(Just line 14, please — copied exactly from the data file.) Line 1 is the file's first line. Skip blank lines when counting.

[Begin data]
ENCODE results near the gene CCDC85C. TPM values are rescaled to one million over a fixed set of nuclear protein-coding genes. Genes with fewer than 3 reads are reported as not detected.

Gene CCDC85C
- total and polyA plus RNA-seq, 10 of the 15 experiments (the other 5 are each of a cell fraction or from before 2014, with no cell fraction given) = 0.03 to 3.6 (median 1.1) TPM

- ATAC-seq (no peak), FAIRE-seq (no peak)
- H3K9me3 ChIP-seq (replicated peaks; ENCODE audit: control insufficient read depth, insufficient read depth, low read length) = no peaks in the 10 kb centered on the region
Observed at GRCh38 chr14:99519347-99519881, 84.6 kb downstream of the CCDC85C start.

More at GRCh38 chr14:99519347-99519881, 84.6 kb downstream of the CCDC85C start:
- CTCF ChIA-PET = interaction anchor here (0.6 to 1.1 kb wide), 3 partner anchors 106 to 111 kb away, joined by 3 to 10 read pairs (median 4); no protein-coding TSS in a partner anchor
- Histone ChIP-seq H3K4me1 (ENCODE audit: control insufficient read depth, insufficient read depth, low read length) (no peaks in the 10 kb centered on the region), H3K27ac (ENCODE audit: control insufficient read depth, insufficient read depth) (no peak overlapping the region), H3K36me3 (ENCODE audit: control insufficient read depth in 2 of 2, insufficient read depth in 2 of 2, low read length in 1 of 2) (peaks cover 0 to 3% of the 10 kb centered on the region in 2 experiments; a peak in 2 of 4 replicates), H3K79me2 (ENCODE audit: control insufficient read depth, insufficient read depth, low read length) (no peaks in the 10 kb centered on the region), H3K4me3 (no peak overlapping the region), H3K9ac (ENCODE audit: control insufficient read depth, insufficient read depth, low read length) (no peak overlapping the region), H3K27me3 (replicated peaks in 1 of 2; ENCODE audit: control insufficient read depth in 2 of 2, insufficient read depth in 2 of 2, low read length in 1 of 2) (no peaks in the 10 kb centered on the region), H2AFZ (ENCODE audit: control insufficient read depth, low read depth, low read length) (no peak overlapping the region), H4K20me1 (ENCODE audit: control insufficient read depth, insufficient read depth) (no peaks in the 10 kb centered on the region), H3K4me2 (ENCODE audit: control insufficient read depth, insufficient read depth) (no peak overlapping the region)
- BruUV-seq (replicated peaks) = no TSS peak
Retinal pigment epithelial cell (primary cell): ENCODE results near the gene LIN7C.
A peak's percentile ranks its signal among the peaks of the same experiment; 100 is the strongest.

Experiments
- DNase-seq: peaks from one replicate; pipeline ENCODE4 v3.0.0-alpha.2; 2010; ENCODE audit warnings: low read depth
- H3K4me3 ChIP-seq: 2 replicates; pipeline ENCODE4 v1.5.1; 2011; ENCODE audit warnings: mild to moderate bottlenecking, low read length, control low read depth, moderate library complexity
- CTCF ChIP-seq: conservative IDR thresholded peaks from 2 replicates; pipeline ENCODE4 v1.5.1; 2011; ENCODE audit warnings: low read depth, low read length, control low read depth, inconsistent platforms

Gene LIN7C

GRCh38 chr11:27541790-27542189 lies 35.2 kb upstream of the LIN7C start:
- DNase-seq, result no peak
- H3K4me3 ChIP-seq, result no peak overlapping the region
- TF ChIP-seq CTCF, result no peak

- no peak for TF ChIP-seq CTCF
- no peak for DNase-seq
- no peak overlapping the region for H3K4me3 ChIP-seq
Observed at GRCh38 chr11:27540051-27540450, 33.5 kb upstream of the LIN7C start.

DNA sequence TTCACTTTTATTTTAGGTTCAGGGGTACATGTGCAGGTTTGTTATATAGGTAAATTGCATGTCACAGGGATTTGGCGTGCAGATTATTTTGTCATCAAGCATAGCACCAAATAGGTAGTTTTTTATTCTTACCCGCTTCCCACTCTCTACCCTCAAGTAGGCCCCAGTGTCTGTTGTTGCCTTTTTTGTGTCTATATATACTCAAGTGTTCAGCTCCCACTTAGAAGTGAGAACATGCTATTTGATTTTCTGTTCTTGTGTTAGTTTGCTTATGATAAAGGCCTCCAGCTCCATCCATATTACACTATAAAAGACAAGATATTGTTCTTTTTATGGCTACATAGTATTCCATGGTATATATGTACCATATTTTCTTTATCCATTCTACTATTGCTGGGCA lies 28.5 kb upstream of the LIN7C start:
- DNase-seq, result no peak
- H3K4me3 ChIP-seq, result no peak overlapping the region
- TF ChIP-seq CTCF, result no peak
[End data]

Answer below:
- DNase-seq: peaks from one replicate; pipeline ENCODE4 v3.0.0-alpha.2; 2010; ENCODE audit warnings: low read depth